While tens of thousands of activists from the Defense of Pakistan Council [DPC] at a huge rally were chanting slogans “Revenge from India for Dhaka fall” and “Down with Indian friendship,” very close to Indian border with historical metropolis Lahore the other day, Pakistani officials in Islamabad warmly received a seven-member delegation from the Indian held Kashmir on a week-long visit.
The DPC is an umbrella coalition of more than 40 Pakistani quasi-political religious parties that advocates closing NATO supply routes to Afghanistan and rejects the Pakistani government decision to grant India most-favored nation status.
The Kashmiri delegation led by Mirwaiz Umar Farooq comprises the leaders from the faction of All Parties Hurriyet Conference [APHC], dubbed as pro-India because they favor negotiating also the third option of ‘independence’ for solving the Kashmir dispute; all except for the two identified by U.N. resolutions of 1948 allowing Kashmiris to choose between annexation to either Pakistan or India through a referendum under U.N. aegis. Besides, they are the only ones who have been allowed access to Delhi’s official quarters for dialogues and have been receiving concessions from Delhi over the last few years including the freedom of moving inside and out of Kashmir which had been denied to the other faction led by veteran Kashmiri leader Syed Ali Gilani.
Gilani, 83, has spent most of the last forty years under detention, either house arrest or jail, and has still been under house arrest for past year. He was among those Kashmiri leaders who have been invited by Pakistan but New Delhi denied him travel permission. An important leader of the visiting faction of APHC, Shabbir Shah was also denied to travel to Pakistan for this visit.
Upon their arrival, the APHC leaders demanded Islamabad to allow free travel to Kashmiri living on both sides of military control line between the Indian and Pakistani- controlled parts of the former princely state of Jammu and Kashmir. They also termed the present limited travel and trade opening as “insufficient” for restoring people to people contact and normalization of relations between the two countries. These items have been on the list of Indian demands from Pakistan for a long time which, Pakistani critics say, are aimed at raising the LoC to the status of international border and a crafty move to push Kashmir dispute into oblivion by promoting relations of trade, culture and people to people contact. Many independent observers mock this paradigm and term it as a sub-continent version of Oslo accord.
The purpose of Kashmiri delegation’s visit is to meet Pakistani officials and opinion leaders for being taken into confidence about the next round of talks between Islamabad and Delhi for resolving the long- standing Kashmir dispute. The visit came just after the two countries made operational the new visa regime for travelers from both sides last week in Delhi, replacing the 38-year old previous one of 1974 that was termed as too 'harsh', especially for those who wanted frequent travel to meet extended families living in both the countries. Pakistani interior minister Rehman Malik specially traveled to New Delhi for operationalizing the visa regime ahead of this month’s tour of Pakistani cricket team to India to facilitate the enthusiastic cricket fans at home.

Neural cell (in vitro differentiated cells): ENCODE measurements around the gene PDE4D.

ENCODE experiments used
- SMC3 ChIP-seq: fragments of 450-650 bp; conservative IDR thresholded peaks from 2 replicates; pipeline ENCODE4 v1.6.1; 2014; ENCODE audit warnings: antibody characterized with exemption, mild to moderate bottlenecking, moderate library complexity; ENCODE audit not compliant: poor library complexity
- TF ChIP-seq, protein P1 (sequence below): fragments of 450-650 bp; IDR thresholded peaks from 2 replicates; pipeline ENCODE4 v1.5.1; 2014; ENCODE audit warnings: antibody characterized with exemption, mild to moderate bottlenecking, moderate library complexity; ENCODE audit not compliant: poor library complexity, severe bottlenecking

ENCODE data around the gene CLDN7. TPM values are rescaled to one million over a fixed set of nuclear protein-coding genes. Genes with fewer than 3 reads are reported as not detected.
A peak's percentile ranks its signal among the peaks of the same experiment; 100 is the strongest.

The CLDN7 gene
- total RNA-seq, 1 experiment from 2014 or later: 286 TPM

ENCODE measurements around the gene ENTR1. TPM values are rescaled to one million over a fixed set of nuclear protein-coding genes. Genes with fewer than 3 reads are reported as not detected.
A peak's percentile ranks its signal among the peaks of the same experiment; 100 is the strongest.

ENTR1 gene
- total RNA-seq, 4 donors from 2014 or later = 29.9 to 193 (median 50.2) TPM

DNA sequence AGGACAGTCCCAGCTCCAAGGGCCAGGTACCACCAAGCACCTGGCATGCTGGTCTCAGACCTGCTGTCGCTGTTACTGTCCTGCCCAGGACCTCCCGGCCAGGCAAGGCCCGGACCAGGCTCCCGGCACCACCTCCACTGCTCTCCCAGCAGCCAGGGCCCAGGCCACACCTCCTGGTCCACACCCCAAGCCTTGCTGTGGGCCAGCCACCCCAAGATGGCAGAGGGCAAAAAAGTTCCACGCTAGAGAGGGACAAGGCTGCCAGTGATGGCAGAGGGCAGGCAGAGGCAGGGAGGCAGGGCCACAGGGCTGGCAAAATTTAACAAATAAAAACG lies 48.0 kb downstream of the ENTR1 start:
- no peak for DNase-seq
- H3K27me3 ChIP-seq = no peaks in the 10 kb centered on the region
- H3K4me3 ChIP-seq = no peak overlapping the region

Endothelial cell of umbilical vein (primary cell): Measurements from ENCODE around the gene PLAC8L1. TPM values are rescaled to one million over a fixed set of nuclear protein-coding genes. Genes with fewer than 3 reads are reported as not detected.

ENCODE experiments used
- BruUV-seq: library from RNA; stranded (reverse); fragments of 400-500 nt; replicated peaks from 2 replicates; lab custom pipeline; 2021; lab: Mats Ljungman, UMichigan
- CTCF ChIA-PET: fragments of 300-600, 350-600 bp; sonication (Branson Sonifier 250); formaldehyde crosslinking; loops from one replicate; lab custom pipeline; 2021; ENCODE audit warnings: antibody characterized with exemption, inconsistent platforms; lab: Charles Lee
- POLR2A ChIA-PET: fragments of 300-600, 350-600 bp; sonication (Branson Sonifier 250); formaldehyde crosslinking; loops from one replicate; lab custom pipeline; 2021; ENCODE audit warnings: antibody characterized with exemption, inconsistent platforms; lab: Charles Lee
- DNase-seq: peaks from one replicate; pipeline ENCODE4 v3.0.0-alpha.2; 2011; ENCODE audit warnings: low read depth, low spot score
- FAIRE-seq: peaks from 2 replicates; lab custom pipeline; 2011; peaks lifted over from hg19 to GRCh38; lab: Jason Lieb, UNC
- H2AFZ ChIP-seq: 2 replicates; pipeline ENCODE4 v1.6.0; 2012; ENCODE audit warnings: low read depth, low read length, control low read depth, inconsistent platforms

Despite that the new regime boasts of allowing ‘many concessions’ to travelers but in reality it was not much pleasing for those having families in two countries since it has not much for them over what they already have.
The two-day visit of Rehman Malik was also full of controversies as he lived up to his reputation of speaking 'unwanted at inopportune time', while he also found an opportunity to celebrate his birthday at the historic Taj Mahal, a universally admired masterpieces of the world's heritage, which could not remain out of media’s view despite that he tried to keep it a private affair.
The prevailing scenario puts it all as a tug-of-war between Pakistani establishment and the PPP-led coalition government to take driving seat of country’s foreign policy. For the past many decades, the foreign policy has been under overwhelming influence of Pakistan's strong army that dared to venture hosts of coup d'état in the past but the sitting political government is trying hard to wrestle this trophy away in a bid to win the coming elections.
It is an open secret that the government is pushed to the wall after showing extremely poor political performance for the last five years, dotted with charges of unprecedented corruption, disobeying judiciary, supporting U.S.-dictated policies on economics and war on terror which multiplied terrorism inside the country and hike in prices of essential commodities, earning curses from the common man. Facing a menacing challenge of re-elections in polls that are about a few months ahead, the PPP and ruling allies are practically empty handed at the home front to face the voters in polls and desperately trying to get hold of anything at the international arena to get a pat on the back which could be capitalized on at the internal front to win elections.
Normalization with India and suppressing the hardliners would enable PPP-led coalition win support of liberal quarters in the country which is considered an important tool to mustering western backing for any government in Pakistan. Time would judge the fate of domestic politics courtesy diplomacy especially in a country with vibrant media and active judiciary.
(Mansoor Jafar is Editor of Al Arabiya Urdu based at Islamabad. He can be reached through email: email@example.com and Twitter: @mansoorjafar)